Response of mature meniscal tissue to a single injurious compression and interleukin-1 in vitro

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Hufeland, M., Schünke, M., Grodzinsky, A. J., Imgenberg, J., & Kurz, B. (2013). Response of mature meniscal tissue to a single injurious compression and interleukin-1 in vitro. Osteoarthritis and Cartilage, 21(1), 209-216.

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© Copyright, Elsevier, 2013

2013 HERDC Submission. FoR code: 110314;100404;060199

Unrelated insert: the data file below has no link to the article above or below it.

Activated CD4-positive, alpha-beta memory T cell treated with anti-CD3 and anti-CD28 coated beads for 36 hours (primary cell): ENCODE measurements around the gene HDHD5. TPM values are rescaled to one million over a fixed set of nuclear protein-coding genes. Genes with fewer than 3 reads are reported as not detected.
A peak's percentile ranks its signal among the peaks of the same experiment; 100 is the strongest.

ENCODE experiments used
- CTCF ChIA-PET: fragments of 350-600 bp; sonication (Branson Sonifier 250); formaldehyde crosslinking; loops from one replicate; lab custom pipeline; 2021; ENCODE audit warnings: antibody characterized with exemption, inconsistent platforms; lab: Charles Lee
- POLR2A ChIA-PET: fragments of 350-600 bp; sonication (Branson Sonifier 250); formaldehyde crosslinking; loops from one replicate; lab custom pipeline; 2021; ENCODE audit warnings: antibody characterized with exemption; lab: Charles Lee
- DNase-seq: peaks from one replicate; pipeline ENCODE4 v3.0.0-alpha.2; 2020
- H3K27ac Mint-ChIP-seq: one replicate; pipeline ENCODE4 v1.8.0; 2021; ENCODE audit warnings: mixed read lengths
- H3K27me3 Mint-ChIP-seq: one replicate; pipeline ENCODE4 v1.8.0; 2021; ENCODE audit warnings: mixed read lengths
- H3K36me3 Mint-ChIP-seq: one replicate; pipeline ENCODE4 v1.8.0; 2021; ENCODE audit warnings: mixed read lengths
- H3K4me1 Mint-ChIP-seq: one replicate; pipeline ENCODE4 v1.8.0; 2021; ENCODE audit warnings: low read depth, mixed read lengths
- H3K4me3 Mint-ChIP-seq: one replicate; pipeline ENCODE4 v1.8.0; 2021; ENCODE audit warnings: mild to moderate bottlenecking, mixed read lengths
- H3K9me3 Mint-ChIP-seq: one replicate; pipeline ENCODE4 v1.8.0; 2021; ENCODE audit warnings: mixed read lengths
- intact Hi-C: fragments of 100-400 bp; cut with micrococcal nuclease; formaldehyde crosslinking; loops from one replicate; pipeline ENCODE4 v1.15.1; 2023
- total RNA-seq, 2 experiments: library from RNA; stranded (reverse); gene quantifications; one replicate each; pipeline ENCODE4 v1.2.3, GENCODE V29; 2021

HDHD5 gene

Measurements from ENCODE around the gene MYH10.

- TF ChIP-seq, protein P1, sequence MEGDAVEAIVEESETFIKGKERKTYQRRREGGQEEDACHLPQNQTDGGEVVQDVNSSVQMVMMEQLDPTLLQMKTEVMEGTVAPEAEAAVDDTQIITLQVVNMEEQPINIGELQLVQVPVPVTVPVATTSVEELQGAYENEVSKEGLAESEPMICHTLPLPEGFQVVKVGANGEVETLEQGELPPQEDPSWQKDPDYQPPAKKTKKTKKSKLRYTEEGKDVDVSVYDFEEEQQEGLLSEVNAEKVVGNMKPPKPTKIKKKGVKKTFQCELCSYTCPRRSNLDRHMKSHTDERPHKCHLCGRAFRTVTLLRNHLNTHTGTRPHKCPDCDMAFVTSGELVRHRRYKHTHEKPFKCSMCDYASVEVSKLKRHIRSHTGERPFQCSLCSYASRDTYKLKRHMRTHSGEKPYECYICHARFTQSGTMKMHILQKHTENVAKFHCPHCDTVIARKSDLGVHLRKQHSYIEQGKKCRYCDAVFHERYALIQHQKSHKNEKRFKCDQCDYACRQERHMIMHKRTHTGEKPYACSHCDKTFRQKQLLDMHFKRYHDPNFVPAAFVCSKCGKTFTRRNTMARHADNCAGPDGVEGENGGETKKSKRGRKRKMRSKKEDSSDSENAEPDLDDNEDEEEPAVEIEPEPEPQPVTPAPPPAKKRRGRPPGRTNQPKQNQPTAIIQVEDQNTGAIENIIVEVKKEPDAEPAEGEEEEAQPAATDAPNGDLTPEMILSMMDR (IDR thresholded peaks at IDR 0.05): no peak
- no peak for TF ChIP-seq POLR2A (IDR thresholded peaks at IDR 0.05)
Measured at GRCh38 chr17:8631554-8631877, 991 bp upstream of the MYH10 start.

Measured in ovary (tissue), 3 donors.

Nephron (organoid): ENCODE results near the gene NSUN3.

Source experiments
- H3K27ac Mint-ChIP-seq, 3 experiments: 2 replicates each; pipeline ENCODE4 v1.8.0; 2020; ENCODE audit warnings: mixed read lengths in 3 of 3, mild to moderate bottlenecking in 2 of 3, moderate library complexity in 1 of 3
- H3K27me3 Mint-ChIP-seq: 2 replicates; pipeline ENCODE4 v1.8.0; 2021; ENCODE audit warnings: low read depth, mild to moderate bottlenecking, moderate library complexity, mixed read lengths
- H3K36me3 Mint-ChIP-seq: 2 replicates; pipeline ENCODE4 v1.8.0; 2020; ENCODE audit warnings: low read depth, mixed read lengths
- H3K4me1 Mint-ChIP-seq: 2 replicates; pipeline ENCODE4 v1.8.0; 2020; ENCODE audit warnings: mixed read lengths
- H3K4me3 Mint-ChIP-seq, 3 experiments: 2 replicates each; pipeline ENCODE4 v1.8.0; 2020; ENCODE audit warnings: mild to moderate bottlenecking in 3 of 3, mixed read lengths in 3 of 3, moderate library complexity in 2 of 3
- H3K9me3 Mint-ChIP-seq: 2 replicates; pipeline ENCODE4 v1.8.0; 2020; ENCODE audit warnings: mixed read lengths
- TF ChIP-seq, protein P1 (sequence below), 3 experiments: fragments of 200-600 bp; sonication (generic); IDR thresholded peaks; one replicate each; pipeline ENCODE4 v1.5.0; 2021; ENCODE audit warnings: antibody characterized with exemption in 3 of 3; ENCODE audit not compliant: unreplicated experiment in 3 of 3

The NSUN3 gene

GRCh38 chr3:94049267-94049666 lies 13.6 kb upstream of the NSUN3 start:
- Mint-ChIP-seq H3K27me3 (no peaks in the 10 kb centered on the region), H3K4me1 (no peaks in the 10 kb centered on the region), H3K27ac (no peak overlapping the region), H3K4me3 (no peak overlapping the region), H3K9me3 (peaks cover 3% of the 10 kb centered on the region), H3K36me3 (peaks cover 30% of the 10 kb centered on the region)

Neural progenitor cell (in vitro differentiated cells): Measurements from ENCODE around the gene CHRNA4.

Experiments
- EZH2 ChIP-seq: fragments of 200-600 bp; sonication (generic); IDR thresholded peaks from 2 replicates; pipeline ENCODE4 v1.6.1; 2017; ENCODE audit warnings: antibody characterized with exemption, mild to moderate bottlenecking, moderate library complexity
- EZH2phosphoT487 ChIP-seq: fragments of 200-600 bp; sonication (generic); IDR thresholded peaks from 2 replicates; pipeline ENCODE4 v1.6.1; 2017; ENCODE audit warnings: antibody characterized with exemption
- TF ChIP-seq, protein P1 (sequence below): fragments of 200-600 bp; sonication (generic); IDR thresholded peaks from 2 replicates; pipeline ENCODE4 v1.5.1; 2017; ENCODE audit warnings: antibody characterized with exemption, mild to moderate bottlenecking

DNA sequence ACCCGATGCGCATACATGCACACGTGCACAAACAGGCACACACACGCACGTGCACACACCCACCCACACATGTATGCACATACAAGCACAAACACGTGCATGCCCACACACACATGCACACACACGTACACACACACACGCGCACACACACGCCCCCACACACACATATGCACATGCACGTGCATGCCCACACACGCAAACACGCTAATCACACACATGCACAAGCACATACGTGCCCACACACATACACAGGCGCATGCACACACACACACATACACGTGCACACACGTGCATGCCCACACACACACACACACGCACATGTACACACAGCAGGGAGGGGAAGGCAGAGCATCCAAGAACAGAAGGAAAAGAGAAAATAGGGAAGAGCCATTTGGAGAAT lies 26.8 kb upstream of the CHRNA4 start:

Objective: To study mechanical overload of mature meniscal tissue under normal and pro-inflammatory conditions in vitro. Method: Three days after a single unconfined compression (strain: 25e75%, strain rate 1/s) of meniscal explants from 16 to 24 months-old cattle combined with interleukin-1-treatment (IL-1, 10 ng/ml) release of glycosaminoglycans (GAGs; dimethylmethylene blue (DMMB) assay), lactate dehydrogenase (LDH; cytotoxicity detection kit), and nitric oxide (NO; Griess assay), as well as gene transcription (quantitative reverse transcription polymerase chain reaction (RT-PCR)) and numbers of cells with condensed nuclei (CN; histomorphometry) were determined. Results: Mean peak stresses during compression were about five (25%), 11 (50%), and 30 MPa (75%), respectively. GAG and LDH release and numbers of CN increased whereas NO production and mRNA levels of matrix metalloproteinase (MMP)-2, -3 and a disintegrin and metalloproteinase with thrombospondin motifs (ADAMTS)-4 decreased strain-dependently after compression. IL-1 induced an increase in GAG and NO release as well as MMP-2, -3 and ADAMTS-4 levels, but had no impact on the LDH release and slightly increased numbers of CN. However, in combination with compression the tissue responses were reduced and LDH and CN levels were increased compared to IL-1 alone. Conclusion: Our data suggest that a single impact compression induces cell damage and release of GAG and reduces the NO production and transcription of certain matrix-degrading enzymes. It also reduces the capacity of meniscal tissue to respond to IL-1, which might be related to the cell damage and suggests that the compression-related GAG release might rather be the result of immediate extracellular matrixdamage than a cell-mediated event. This, however, needs to be confirmed in future studies.

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